Especially as a foreigner, you should ask for a written contract if one is not automatically offered to you. You may be required to submit a copy of your employment contract to local officials when applying for your residence permit, especially if you’re in a ‘protected’ category, such as an au pair.
There are three different kinds of employment contracts and it’s important that you understand which applies to you. A limited time contract is one that ends after a set period of time, such as six months or a year; contracts for specific work end when the work you’ve been hired to do is completed; indeterminate contracts are those for ‘permanent’ jobs, which can only be terminated according to the terms of the contract regarding notice periods and severance pay.
In most cases, if you don’t have a written contract by the first day you start a job, you’re assumed to be a permanent employee and subject to the privileges and obligations of all other permanent employees, depending upon the level of the job and the salary you’re being paid. Limited term contracts are often subject to restrictions, particularly concerning how often and under what circumstances they can be renewed or when the job must be converted to a permanent (i.e. indeterminate contract) position.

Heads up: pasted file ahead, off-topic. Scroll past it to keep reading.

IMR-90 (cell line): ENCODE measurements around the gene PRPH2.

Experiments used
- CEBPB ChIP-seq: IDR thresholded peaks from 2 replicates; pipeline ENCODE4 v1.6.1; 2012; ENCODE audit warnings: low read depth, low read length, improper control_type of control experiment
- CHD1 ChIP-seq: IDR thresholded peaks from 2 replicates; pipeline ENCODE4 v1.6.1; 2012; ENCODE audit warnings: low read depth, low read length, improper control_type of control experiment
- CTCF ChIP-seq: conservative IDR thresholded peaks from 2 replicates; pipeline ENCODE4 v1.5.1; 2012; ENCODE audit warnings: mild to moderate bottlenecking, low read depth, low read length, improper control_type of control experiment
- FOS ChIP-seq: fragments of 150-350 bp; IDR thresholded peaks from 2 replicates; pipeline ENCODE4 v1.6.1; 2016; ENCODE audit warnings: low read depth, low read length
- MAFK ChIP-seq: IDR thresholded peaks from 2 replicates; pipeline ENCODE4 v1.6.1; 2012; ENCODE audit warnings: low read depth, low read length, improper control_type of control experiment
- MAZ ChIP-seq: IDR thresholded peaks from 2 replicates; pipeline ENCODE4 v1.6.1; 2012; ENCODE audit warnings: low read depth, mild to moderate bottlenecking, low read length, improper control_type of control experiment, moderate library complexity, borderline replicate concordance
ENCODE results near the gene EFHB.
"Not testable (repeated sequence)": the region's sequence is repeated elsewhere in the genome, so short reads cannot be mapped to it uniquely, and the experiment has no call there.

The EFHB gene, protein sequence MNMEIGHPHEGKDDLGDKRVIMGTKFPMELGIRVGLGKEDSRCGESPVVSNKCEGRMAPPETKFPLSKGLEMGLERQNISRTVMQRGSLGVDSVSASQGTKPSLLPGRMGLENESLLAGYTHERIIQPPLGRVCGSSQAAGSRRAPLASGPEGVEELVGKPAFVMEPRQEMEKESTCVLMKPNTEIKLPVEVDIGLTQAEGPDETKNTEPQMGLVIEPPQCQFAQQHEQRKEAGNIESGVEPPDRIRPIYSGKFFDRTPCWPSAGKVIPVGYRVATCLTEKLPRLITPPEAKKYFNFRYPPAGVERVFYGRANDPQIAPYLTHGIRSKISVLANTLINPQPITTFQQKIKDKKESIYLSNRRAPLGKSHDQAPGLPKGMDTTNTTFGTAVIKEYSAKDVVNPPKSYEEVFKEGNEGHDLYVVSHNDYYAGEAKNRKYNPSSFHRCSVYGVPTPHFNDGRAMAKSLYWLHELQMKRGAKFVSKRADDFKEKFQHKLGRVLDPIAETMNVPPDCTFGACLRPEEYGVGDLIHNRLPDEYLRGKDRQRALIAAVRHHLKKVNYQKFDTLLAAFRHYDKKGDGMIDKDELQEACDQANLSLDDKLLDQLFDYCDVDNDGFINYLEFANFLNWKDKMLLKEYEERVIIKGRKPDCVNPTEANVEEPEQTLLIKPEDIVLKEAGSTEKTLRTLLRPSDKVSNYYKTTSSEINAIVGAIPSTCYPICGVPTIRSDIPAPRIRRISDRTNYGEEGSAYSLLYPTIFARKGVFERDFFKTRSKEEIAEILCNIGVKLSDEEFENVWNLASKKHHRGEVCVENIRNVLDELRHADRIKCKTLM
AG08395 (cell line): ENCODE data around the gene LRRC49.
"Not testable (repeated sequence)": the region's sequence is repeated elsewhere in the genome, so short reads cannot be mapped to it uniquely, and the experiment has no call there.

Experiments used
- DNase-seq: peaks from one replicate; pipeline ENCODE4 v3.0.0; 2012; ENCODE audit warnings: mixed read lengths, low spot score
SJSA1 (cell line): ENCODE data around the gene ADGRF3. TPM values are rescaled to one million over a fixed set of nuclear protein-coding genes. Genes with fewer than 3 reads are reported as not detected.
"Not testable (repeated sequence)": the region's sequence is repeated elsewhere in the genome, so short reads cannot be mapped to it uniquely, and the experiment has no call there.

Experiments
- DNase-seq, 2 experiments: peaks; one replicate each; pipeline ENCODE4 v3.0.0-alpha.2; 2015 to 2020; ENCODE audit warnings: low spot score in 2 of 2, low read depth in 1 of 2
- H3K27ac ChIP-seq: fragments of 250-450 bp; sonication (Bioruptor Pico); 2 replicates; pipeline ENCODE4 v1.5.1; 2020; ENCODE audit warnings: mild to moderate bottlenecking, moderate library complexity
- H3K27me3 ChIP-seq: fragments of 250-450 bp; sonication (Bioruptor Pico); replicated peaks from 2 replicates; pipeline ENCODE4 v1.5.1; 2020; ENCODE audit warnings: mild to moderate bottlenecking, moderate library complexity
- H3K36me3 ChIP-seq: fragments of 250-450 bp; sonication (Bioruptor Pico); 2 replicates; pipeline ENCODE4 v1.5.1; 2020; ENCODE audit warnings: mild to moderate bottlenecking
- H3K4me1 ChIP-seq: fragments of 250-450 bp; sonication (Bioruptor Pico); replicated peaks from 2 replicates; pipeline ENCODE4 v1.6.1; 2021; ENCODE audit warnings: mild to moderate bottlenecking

All employment contracts are subject to the national labour laws, and references may be made to other regulations such as collective agreements. Anything in contracts contrary to statutory provisions and unfavourable to an employee may be challenged in a labour court, but in principle you’re allowed to strike an agreement with your employer that waives some or all of your rights under the law or collective agreement. As with all contracts, you should know exactly what an employment contract contains before signing it. The legally binding version of an employment contract is normally the one written in one of the local languages (e.g. French or Flemish), but you can and should ask for at least an informal translation into your own language if you’re unsure of any of the terms or provisions.
This article is an extract from Living and Working in in Holland, Belgium & Luxembourg from Survival Books.